Friday, June 16, 2006

Is modern art off its head? You'd better believe it

Think modern art is a giant fraud? This will up your smugness quotient:
One of Britain's most prestigious art galleries put a block of slate on display, topped by a small piece of wood, in the mistaken belief it was a work of art.

The Royal Academy included the chunk of stone and the small bone-shaped wooden stick in its summer exhibition in London.

But the slate was actually a plinth -- a slab on which a pedestal is placed -- and the stick was designed to prop up a sculpture. The sculpture itself -- of a human head -- was nowhere to be seen. [....]
Then read this opinion in today's The Times:
HERE WE GO again, another art world fiasco born of the confusion as to what constitutes art. Surely we’ve all realised by now that no one, not even the Professor of Sculpture at the Royal Academy of Art, knows the answer to this question. Apparently — and isn’t it reassuring to know this? — Professor David Mach is just as flummoxed as the rest of us.

Let’s get this straight. There is no reason why anyone even vaguely familiar with the risible modus operandi of the contemporary art world should be surprised at what happened to David Hensel’s sculpture of a laughing head entitled One Day Closer to Paradise. He submitted it to the academy but, in the course of transit, it got mistakenly separated from its plinth. The empty plinth was judged on its own merit to be worthy of exhibition, while the sculpture itself was rejected.

The mistake is no different to that of the art critic who reviewed the air-conditioning in a new museum or, indeed, to the many cleaners who have swept up art installations because they weren’t recognisable as art.

When, in 1917, Marcel Duchamp [by signing a urinal] handed down his great commandment that, henceforth, anything can be art, he unwittingly kicked off a new religion. He supplied generations of talentless students (and professors) with a charlatan’s charter. The brainless fanatics of this simple creed are now teaching in every art school in the country. Indeed, we’ve been suffering this intolerant and prescriptive orthodoxy for decades because, under the auspices of the new faith’s high priests at the Tate and the Arts Council, this religion, state-funded needless to say, runs all aspects of contemporary art on our behalf. It has been the process by which the originality of the avant-garde has become authoritarian, institutionalised and dead dull. [....]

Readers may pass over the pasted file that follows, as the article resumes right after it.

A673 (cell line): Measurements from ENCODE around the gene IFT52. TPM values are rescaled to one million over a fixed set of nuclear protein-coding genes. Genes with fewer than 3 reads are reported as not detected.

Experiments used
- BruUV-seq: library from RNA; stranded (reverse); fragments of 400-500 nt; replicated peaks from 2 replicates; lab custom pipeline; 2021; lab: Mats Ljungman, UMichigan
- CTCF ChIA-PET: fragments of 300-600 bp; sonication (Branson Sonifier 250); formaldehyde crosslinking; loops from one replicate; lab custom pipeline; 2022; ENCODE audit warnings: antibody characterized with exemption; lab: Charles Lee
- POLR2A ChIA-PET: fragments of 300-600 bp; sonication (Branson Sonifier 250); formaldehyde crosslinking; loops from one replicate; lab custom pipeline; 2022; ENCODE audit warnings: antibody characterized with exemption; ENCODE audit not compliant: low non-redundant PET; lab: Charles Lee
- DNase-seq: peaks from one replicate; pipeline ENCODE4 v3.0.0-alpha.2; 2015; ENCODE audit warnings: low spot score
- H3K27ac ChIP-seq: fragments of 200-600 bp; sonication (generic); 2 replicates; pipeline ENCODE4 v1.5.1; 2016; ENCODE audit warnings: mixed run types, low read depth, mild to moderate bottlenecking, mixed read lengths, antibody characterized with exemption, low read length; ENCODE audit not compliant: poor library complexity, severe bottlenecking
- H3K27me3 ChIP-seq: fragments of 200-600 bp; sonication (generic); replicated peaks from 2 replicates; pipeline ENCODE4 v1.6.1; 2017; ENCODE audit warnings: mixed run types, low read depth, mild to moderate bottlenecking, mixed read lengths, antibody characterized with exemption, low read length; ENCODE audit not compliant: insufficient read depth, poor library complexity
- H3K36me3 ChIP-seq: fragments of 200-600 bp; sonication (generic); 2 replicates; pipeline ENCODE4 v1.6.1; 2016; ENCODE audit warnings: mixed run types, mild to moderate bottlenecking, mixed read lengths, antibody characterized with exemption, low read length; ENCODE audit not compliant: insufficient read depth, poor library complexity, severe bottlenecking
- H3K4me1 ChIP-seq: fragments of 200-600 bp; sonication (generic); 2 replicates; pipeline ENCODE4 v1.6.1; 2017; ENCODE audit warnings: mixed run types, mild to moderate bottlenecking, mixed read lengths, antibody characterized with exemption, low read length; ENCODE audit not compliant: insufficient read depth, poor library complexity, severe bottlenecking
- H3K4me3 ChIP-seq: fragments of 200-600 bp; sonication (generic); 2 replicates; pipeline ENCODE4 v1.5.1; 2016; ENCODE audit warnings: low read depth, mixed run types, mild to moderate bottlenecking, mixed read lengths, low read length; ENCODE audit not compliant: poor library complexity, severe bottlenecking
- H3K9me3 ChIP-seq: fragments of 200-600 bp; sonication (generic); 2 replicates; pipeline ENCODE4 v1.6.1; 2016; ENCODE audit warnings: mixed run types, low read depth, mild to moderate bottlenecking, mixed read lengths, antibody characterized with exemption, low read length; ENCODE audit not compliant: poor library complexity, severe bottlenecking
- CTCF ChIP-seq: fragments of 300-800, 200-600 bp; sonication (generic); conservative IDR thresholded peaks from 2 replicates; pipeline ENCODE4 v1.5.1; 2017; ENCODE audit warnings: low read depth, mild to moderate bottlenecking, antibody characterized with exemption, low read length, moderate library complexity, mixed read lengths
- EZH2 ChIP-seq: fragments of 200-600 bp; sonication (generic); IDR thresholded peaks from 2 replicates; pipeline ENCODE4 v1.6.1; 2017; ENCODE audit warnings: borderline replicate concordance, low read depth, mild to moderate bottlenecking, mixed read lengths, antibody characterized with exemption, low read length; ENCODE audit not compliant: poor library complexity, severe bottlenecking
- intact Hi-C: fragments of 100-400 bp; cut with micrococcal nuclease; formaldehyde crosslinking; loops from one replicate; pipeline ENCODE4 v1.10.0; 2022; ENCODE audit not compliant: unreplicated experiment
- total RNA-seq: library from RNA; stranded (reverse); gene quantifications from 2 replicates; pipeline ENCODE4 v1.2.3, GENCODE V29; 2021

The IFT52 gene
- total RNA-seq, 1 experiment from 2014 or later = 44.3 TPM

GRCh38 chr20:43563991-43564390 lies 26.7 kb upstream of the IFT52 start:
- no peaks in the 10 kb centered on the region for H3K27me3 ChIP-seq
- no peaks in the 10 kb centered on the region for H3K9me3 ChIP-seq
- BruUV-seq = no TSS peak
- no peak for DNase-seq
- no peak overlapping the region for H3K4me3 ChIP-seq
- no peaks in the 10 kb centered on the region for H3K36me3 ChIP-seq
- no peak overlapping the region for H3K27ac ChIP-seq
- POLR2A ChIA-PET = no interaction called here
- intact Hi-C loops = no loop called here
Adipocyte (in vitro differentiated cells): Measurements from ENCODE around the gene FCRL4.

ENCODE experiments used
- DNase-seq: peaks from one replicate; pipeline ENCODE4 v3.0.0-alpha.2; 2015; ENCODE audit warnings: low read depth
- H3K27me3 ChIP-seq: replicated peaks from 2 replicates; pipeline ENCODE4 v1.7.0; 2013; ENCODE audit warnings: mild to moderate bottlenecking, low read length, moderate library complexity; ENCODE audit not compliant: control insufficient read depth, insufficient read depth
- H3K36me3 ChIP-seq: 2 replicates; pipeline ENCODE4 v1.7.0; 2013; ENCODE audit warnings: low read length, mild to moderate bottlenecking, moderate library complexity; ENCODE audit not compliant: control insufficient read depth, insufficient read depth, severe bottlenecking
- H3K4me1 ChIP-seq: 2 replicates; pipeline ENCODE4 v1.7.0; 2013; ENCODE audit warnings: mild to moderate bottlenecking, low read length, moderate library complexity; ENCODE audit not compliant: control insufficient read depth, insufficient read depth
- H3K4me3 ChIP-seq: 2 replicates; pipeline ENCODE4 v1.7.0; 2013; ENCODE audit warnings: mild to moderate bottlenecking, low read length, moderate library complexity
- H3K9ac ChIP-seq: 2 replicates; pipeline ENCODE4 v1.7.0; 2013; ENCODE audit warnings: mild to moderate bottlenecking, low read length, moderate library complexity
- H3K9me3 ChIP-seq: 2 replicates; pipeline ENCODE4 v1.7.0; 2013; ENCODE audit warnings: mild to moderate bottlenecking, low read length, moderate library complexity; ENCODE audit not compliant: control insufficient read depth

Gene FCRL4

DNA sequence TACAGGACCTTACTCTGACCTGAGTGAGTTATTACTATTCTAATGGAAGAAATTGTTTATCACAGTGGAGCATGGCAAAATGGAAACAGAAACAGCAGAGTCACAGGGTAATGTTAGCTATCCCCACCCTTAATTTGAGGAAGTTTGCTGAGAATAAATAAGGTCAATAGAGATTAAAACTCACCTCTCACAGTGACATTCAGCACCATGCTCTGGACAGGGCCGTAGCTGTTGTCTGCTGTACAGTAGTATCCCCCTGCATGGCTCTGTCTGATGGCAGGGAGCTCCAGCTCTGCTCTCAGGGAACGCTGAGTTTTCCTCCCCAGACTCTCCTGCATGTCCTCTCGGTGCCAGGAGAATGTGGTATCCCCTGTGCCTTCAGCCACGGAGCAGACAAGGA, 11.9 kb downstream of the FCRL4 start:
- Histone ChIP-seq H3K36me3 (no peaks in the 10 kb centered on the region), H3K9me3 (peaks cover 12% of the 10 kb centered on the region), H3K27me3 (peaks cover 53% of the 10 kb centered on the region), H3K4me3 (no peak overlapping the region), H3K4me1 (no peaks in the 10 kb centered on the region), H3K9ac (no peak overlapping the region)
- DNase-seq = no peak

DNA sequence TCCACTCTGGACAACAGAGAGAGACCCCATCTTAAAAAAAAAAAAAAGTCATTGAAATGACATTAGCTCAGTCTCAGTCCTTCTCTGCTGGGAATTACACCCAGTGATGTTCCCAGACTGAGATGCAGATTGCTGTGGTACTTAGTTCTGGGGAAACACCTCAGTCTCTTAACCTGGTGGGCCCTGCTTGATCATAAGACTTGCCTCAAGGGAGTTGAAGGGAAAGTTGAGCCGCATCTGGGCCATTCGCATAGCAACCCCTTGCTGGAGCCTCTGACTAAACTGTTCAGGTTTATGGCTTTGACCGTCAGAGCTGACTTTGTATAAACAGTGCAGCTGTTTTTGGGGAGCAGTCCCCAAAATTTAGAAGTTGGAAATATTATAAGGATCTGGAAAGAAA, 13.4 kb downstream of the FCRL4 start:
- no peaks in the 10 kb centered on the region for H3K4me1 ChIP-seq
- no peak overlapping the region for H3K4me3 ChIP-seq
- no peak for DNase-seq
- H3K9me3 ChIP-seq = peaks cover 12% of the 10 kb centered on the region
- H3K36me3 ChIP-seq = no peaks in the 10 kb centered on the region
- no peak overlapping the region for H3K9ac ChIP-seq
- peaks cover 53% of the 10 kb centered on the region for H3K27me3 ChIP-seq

For the other side of the argument, read this opinion in The Guardian:

[...] David Hensel, a sculptor from Sussex, submitted to the Royal Academy summer exhibition a piece that consisted of a large bronze laughing head mounted on a plinth of slate and kept in place by a support shaped like a bone.

Pleased to have the piece accepted as item 1201 in the catalogue - One Day Closer to Paradise (edition of 9, £3,640 each) - Hensel was dismayed on visiting the show to find that his effort had been decapitated; he was represented in the exhibition by what looked like a dog's toy on a paving stone. It turned out that the head had become separated from the support during unpacking. [...]

The sculptor David Mach, a selector for the summer show, was even on record praising the "minimalist" qualities of the bone-on-slab display. [...]

Yet another bone thrown to the anti-modernist dogs is the fact that the plinth with the bit on top is now expected to sell for far more than the original price of the whole combination [if the artist has any honesty, he would refuse to sell--P] [...]

I wonder, though, whether the RA's embarrassment is quite the humiliation of modern art that it appears. The argument that the selection panel has been stupid -and fooled into elevating a mistake into art - rests largely on the fact that they were not seeing what the artist intended. But an artist's interpretation of his or her own work has only limited validity; it's outsiders who decide how it goes down. You can write a play and call it a comedy, but if theatregoers don't laugh there's no arguing with them.

Or imagine that the last chapter of a crime novel were accidentally omitted in a mix-up at the printers. Readers and critics who admired the ambiguity of the ending - and welcomed the author's departure from the convention that every loose end must be tied - are not wrong or stupid. They simply responded honestly to what they were shown and expressed a preference for work that was willing to ignore traditions.

This obscures the point. Namely, that what was meant to act solely as a base and support for an artistic piece was received as art itself. By experts in the field. Neither the artist, nor the writer (in the example) intended their work to be viewed in this way. Usually art requires some degree of training. And it certainly requires the intent to create. In these cases the person who misplaced the sculpture or the printer who lost the final chapter are the "artists." Neither one sought to create anything, they simply made mistakes.

In the same way, Mach's full approval of what turned out to be half a work is perfectly justifiable... the vast slate slab supporting its fragment of skeleton has a peculiarity and spookiness that makes it unusual; dismissable as art only by those who believe that good art necessarily requires heavy effort.

The great critic Professor John Carey caused some horror by concluding in his recent book What Good Are the Arts? that "anything can be a work of art. What makes it a work of art is that someone thinks of it as a work of art."
Right. Earlier in the piece the author uses the standard--but effective--line: a fart is art when the man in a bow tie says so.

Our inner aesthete flinches at this brutal reductionism, but the confusion at the RA proves Carey's point. There is nothing absurd about the idea that Hensel's sculpture became more appealing and intriguing to some people when half of it got left in a cupboard. [....]